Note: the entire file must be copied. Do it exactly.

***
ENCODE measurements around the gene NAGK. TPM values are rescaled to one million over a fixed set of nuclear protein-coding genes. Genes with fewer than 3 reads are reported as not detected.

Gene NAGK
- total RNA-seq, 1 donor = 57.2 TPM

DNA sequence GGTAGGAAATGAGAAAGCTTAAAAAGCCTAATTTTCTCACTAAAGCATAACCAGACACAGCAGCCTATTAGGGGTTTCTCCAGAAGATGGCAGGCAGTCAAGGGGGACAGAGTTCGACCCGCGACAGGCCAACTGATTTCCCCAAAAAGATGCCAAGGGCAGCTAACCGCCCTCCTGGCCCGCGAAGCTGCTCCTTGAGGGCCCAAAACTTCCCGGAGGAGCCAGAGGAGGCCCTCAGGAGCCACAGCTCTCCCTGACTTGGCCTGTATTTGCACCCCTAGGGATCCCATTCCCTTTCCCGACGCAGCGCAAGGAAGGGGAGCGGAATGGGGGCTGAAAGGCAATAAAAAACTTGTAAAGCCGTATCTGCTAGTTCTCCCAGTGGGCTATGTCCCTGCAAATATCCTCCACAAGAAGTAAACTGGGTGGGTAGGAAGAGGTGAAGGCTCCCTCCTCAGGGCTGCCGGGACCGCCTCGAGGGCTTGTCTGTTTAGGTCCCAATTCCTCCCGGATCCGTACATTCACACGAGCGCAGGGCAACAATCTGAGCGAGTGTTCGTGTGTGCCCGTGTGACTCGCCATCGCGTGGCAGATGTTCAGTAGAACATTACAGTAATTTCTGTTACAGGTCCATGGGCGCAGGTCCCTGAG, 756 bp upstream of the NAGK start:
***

ENCODE measurements around the gene NAGK. TPM values are rescaled to one million over a fixed set of nuclear protein-coding genes. Genes with fewer than 3 reads are reported as not detected.

Gene NAGK
- total RNA-seq, 1 donor = 57.2 TPM

DNA sequence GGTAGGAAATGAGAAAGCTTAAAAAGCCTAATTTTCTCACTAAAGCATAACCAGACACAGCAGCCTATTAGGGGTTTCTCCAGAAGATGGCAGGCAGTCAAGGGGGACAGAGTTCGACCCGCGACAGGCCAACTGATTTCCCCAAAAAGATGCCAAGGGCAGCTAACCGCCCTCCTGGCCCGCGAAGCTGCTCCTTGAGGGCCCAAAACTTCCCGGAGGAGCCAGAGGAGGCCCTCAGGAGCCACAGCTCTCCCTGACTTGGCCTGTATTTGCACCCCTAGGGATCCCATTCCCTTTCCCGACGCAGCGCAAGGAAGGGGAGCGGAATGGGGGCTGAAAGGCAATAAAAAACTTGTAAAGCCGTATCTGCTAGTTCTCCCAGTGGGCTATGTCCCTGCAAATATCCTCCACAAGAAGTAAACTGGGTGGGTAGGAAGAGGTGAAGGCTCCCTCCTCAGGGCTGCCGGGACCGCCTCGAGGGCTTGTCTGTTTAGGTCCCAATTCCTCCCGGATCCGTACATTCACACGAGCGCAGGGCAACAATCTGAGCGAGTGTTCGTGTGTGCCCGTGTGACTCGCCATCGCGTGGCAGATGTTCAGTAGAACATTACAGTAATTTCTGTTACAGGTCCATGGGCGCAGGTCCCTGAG, 756 bp upstream of the NAGK start: